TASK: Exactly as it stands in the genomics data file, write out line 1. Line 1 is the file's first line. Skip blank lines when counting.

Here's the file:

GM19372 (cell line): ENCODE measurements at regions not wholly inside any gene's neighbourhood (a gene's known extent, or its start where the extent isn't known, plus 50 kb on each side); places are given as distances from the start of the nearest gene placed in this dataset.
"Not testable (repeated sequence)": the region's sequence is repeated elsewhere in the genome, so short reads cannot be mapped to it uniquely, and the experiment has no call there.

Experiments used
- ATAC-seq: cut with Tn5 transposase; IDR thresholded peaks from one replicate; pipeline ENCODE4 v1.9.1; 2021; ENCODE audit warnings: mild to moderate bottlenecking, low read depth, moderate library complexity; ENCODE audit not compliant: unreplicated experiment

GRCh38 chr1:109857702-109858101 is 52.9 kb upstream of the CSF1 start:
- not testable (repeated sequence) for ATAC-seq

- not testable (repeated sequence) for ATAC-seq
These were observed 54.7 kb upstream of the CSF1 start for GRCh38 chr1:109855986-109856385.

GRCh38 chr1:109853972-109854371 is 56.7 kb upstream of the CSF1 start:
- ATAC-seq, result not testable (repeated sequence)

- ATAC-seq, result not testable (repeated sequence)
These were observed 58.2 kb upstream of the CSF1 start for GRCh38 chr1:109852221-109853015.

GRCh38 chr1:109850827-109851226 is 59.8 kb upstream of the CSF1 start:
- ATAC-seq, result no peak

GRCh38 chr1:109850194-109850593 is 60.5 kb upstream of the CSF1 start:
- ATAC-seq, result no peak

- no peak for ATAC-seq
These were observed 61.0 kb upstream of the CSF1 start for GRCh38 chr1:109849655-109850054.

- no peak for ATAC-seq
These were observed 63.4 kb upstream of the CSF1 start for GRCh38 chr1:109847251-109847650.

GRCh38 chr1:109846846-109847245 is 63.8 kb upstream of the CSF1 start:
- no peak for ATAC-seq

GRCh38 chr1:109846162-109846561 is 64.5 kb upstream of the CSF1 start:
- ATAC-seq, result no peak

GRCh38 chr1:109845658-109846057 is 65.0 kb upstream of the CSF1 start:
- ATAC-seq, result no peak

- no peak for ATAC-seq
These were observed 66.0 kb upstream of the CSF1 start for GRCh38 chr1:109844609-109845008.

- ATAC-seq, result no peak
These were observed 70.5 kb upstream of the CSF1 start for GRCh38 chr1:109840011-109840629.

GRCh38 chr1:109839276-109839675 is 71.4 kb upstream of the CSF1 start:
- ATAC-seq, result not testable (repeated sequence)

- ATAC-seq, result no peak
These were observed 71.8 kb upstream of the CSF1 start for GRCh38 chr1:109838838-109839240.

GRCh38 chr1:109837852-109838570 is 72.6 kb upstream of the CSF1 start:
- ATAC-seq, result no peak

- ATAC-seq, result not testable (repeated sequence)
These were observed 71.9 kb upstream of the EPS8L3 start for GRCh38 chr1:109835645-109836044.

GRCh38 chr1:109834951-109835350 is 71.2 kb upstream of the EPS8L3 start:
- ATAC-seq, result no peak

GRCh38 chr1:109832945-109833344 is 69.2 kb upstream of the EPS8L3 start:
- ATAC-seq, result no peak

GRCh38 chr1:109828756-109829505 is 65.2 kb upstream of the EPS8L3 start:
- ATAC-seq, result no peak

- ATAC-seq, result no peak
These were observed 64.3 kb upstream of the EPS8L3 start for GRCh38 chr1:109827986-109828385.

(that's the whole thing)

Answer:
GM19372 (cell line): ENCODE measurements at regions not wholly inside any gene's neighbourhood (a gene's known extent, or its start where the extent isn't known, plus 50 kb on each side); places are given as distances from the start of the nearest gene placed in this dataset.